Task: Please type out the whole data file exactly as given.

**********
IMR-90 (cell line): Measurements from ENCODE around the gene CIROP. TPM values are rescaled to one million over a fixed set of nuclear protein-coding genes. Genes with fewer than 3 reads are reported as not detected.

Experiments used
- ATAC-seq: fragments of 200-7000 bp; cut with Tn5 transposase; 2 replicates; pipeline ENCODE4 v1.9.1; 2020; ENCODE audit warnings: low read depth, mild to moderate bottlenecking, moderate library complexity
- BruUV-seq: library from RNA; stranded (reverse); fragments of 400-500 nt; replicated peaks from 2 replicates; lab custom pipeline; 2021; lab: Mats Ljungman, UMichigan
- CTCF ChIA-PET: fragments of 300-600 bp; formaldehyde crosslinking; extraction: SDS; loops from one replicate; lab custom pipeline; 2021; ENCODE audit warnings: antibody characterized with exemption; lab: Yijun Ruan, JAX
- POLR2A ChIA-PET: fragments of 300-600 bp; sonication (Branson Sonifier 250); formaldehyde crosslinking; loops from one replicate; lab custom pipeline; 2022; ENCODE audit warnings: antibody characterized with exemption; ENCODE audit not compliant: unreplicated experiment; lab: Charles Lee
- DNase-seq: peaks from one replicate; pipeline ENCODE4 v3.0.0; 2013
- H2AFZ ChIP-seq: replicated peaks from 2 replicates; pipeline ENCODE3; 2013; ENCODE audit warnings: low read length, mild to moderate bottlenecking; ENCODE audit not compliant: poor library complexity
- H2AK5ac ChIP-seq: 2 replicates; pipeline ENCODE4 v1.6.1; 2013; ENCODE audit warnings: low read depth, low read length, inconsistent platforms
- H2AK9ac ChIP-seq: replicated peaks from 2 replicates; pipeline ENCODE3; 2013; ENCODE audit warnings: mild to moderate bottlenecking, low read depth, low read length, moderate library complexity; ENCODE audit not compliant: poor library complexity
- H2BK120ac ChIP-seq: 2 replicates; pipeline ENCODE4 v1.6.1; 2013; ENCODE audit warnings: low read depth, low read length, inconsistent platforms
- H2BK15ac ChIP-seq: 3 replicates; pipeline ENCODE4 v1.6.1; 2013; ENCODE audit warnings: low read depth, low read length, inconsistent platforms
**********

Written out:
IMR-90 (cell line): Measurements from ENCODE around the gene CIROP. TPM values are rescaled to one million over a fixed set of nuclear protein-coding genes. Genes with fewer than 3 reads are reported as not detected.

Experiments used
- ATAC-seq: fragments of 200-7000 bp; cut with Tn5 transposase; 2 replicates; pipeline ENCODE4 v1.9.1; 2020; ENCODE audit warnings: low read depth, mild to moderate bottlenecking, moderate library complexity
- BruUV-seq: library from RNA; stranded (reverse); fragments of 400-500 nt; replicated peaks from 2 replicates; lab custom pipeline; 2021; lab: Mats Ljungman, UMichigan
- CTCF ChIA-PET: fragments of 300-600 bp; formaldehyde crosslinking; extraction: SDS; loops from one replicate; lab custom pipeline; 2021; ENCODE audit warnings: antibody characterized with exemption; lab: Yijun Ruan, JAX
- POLR2A ChIA-PET: fragments of 300-600 bp; sonication (Branson Sonifier 250); formaldehyde crosslinking; loops from one replicate; lab custom pipeline; 2022; ENCODE audit warnings: antibody characterized with exemption; ENCODE audit not compliant: unreplicated experiment; lab: Charles Lee
- DNase-seq: peaks from one replicate; pipeline ENCODE4 v3.0.0; 2013
- H2AFZ ChIP-seq: replicated peaks from 2 replicates; pipeline ENCODE3; 2013; ENCODE audit warnings: low read length, mild to moderate bottlenecking; ENCODE audit not compliant: poor library complexity
- H2AK5ac ChIP-seq: 2 replicates; pipeline ENCODE4 v1.6.1; 2013; ENCODE audit warnings: low read depth, low read length, inconsistent platforms
- H2AK9ac ChIP-seq: replicated peaks from 2 replicates; pipeline ENCODE3; 2013; ENCODE audit warnings: mild to moderate bottlenecking, low read depth, low read length, moderate library complexity; ENCODE audit not compliant: poor library complexity
- H2BK120ac ChIP-seq: 2 replicates; pipeline ENCODE4 v1.6.1; 2013; ENCODE audit warnings: low read depth, low read length, inconsistent platforms
- H2BK15ac ChIP-seq: 3 replicates; pipeline ENCODE4 v1.6.1; 2013; ENCODE audit warnings: low read depth, low read length, inconsistent platforms